- Mitral regurgitation requiring surgery (1.6-3%)
- Mortality (0-0.5%)
- ↑ Abu Rmilah AA, Tahboub MA, Alkurashi AK, Jaber SA, Yagmour AH, Al-Souri D, Lewis BR, Nkomo VT, Erwin PJ, Reeder GS (April 2021). "Efficacy and safety of percutaneous mitral balloon valvotomy in patients with mitral stenosis: A systematic review and meta-analysis". Int J Cardiol Heart Vasc. 33: 100765. doi:10.1016/j.ijcha.2021.100765. PMC 8050729 Check
|pmc=value (help). PMID 33889711 Check
- ↑ Otto CM, Nishimura RA, Bonow RO, Carabello BA, Erwin JP, Gentile F; et al. (2021). "2020 ACC/AHA Guideline for the Management of Patients With Valvular Heart Disease: A Report of the American College of Cardiology/American Heart Association Joint Committee on Clinical Practice Guidelines". Circulation. 143 (5): e72–e227. doi:10.1161/CIR.0000000000000923. PMID 33332150 Check
- ↑ 3.0 3.1 Vahanian A, Beyersdorf F, Praz F, Milojevic M, Baldus S, Bauersachs J, Capodanno D, Conradi L, De Bonis M, De Paulis R, Delgado V, Freemantle N, Gilard M, Haugaa KH, Jeppsson A, Jüni P, Pierard L, Prendergast BD, Sádaba JR, Tribouilloy C, Wojakowski W (February 2022). "2021 ESC/EACTS Guidelines for the management of valvular heart disease". Eur Heart J. 43 (7): 561–632. doi:10.1093/eurheartj/ehab395. PMID 34453165 Check
- ↑ Badheka AO, Shah N, Ghatak A, Patel NJ, Chothani A, Mehta K, Singh V, Patel N, Grover P, Deshmukh A, Panaich SS, Savani GT, Bhalara V, Arora S, Rathod A, Desai H, Kar S, Alfonso C, Palacios IF, Grines C, Schreiber T, Rihal CS, Makkar R, Cohen MG, O'Neill W, de Marchena E (November 2014). "Balloon mitral valvuloplasty in the United States: a 13-year perspective". Am J Med. 127 (11): 1126.e1–1126.e12. doi:10.1016/j.amjmed.2014.05.015. PMID 24859718.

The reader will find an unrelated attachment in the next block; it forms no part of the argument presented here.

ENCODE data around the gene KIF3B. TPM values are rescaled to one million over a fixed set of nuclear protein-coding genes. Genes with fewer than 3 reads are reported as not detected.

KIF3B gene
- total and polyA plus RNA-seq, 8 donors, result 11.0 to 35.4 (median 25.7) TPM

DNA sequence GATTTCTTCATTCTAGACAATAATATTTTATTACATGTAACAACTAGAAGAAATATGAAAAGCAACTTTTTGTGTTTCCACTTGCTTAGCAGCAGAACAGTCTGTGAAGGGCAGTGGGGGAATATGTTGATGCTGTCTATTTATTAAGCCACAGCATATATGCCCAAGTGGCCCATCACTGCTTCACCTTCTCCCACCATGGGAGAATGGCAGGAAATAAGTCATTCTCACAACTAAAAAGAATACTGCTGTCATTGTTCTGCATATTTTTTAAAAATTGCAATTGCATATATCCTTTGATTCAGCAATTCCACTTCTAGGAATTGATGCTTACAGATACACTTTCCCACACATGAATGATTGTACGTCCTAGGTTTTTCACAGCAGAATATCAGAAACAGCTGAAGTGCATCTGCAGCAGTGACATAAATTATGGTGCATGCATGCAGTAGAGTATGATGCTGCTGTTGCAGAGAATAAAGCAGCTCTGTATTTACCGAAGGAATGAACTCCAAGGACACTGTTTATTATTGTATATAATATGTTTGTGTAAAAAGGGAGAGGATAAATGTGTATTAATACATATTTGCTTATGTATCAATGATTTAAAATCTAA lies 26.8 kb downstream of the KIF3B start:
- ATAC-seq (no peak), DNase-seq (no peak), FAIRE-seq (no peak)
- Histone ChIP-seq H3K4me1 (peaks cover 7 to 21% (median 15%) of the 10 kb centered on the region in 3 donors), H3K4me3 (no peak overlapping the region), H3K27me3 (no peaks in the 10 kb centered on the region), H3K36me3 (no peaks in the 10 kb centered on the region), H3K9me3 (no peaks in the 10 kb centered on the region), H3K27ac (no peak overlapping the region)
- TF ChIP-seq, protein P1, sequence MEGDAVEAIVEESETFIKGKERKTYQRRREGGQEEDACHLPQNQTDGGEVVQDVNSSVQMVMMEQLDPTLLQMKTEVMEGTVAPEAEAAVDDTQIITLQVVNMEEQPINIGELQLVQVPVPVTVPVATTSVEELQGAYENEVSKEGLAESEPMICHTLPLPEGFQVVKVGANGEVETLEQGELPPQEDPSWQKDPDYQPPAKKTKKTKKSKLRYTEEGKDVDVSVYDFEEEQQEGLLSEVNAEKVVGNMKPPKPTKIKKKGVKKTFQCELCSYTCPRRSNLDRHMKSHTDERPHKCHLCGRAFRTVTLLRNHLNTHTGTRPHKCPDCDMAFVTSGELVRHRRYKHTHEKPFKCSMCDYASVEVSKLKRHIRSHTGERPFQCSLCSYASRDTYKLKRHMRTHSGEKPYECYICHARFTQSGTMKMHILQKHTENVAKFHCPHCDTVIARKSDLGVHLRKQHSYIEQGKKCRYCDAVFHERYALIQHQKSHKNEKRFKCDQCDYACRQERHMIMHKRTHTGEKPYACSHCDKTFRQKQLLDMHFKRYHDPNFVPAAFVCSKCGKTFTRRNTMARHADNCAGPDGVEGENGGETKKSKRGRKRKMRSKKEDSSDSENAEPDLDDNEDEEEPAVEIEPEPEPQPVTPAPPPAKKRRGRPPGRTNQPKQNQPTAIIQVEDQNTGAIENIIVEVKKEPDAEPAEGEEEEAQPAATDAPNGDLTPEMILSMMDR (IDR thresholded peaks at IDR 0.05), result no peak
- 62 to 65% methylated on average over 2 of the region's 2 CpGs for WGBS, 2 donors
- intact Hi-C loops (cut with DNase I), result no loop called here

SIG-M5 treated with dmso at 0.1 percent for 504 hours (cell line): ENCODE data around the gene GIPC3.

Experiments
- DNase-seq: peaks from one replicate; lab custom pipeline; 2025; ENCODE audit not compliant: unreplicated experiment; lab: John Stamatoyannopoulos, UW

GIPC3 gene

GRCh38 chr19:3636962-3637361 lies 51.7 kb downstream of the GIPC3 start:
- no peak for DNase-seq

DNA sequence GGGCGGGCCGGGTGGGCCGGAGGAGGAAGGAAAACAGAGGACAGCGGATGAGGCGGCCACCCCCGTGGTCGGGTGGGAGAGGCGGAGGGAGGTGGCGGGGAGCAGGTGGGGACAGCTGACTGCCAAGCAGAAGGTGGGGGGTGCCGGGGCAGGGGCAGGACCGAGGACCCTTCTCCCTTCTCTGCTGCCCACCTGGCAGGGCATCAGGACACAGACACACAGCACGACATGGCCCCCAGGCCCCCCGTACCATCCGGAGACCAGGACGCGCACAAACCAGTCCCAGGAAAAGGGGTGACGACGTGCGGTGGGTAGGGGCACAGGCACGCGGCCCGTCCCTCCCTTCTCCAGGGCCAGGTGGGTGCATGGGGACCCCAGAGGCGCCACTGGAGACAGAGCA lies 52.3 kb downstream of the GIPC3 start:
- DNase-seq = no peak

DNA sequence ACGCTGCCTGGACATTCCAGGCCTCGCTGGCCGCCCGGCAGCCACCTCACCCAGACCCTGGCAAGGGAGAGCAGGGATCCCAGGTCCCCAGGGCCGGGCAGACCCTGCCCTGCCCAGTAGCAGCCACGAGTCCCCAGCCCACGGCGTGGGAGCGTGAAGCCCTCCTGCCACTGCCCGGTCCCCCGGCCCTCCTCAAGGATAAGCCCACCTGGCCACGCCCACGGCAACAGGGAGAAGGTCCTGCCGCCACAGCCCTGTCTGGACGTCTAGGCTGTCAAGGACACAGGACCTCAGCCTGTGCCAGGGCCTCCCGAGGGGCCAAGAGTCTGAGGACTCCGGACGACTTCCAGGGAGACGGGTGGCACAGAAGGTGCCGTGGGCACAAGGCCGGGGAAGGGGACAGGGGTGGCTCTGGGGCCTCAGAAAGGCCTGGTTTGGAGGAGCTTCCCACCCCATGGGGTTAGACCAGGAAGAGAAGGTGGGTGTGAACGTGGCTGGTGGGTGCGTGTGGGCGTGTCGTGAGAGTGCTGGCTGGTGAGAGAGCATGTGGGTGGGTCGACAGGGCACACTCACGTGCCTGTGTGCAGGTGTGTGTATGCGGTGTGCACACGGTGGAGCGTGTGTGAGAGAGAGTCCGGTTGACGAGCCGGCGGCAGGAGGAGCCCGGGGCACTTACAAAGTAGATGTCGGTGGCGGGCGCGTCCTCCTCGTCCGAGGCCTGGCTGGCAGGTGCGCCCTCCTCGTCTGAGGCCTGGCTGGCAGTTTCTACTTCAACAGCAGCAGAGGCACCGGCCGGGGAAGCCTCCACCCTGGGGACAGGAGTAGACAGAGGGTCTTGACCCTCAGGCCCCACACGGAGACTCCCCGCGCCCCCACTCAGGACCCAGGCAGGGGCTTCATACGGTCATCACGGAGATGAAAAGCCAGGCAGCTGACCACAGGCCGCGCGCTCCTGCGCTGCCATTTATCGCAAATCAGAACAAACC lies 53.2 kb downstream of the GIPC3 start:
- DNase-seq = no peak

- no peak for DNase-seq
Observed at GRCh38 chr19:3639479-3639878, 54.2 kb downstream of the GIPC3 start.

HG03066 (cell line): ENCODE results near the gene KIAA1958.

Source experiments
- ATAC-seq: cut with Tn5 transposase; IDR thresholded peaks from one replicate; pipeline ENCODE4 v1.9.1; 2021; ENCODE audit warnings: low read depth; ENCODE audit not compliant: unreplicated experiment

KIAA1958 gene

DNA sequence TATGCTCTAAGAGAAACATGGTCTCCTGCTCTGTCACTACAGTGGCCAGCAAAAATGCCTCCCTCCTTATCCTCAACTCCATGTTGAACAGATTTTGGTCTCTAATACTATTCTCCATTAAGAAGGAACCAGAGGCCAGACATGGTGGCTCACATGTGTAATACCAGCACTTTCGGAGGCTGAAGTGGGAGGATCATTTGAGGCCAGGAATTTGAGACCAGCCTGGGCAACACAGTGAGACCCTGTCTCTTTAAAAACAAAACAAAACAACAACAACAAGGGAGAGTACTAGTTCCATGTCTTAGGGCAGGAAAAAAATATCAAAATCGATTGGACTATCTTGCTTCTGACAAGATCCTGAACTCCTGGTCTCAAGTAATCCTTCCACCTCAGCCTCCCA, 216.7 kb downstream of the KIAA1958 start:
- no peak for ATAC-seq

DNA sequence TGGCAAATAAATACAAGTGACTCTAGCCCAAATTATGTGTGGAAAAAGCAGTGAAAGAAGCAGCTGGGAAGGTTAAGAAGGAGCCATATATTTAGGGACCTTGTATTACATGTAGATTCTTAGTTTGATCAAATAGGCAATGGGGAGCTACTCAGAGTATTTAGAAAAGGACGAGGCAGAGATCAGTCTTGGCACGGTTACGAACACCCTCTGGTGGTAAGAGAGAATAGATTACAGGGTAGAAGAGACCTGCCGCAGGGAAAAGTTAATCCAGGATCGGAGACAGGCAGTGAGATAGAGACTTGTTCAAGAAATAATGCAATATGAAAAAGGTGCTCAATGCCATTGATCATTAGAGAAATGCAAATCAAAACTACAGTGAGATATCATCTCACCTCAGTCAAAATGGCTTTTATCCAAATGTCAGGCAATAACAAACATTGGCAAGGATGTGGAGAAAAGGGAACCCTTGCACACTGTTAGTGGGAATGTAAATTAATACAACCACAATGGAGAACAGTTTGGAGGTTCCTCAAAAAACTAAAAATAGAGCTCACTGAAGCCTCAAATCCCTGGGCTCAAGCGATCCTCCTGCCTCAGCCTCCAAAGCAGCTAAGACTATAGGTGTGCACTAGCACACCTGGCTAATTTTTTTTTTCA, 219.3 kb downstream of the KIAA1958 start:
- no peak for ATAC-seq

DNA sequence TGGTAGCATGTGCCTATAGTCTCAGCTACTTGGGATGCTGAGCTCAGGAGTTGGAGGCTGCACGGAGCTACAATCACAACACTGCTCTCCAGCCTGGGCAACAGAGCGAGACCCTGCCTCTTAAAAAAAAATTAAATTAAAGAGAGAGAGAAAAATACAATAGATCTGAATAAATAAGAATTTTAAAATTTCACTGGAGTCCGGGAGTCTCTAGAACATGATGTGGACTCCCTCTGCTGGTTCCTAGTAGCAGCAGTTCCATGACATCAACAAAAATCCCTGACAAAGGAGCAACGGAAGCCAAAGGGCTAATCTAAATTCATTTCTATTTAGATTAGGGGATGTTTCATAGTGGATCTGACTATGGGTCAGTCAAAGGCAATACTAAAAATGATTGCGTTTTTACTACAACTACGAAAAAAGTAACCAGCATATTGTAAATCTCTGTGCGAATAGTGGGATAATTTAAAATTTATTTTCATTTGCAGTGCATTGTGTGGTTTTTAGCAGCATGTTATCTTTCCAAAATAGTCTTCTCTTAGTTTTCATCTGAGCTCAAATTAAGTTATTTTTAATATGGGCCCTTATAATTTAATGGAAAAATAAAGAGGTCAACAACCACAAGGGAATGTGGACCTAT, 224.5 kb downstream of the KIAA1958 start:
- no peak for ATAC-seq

- ↑ 5.0 5.1 Aslanabadi N, Toufan M, Salehi R, Alizadehasl A, Ghaffari S, Sohrabi B, Separham A, Manafi A, Mehdizadeh MB, Habibzadeh A (2014). "Mitral regurgitation after percutaneous balloon mitral valvotomy in patients with rheumatic mitral stenosis: a single-center study". J Tehran Heart Cent. 9 (3): 109–14. PMC 4393832. PMID 25870627.
- ↑ Otto CM, Nishimura RA, Bonow RO, Carabello BA, Erwin JP, Gentile F, Jneid H, Krieger EV, Mack M, McLeod C, O'Gara PT, Rigolin VH, Sundt TM, Thompson A, Toly C (February 2021). "2020 ACC/AHA Guideline for the Management of Patients With Valvular Heart Disease: A Report of the American College of Cardiology/American Heart Association Joint Committee on Clinical Practice Guidelines". Circulation. 143 (5): e72–e227. doi:10.1161/CIR.0000000000000923. PMID 33332150 Check
- ↑ Nobuyoshi M, Arita T, Shirai S, Hamasaki N, Yokoi H, Iwabuchi M, Yasumoto H, Nosaka H (March 2009). "Percutaneous balloon mitral valvuloplasty: a review". Circulation. 119 (8): e211–9. doi:10.1161/CIRCULATIONAHA.108.792952. PMID 19106383.
- ↑ Inoue K, Feldman T (1993). "Percutaneous transvenous mitral commissurotomy using the Inoue balloon catheter". Cathet Cardiovasc Diagn. 28 (2): 119–25. PMID 8448794.
- ↑ Aviles RJ, Nishimura RA, Pellikka PA, Andreen KM, Holmes DR (July 2001). "Utility of stress Doppler echocardiography in patients undergoing percutaneous mitral balloon valvotomy". J Am Soc Echocardiogr. 14 (7): 676–81. doi:10.1067/mje.2001.112585. PMID 11447412.
- ↑ Fawzy ME (February 2007). "Percutaneous mitral balloon valvotomy". Catheter Cardiovasc Interv. 69 (2): 313–21. doi:10.1002/ccd.21008. PMID 17253604.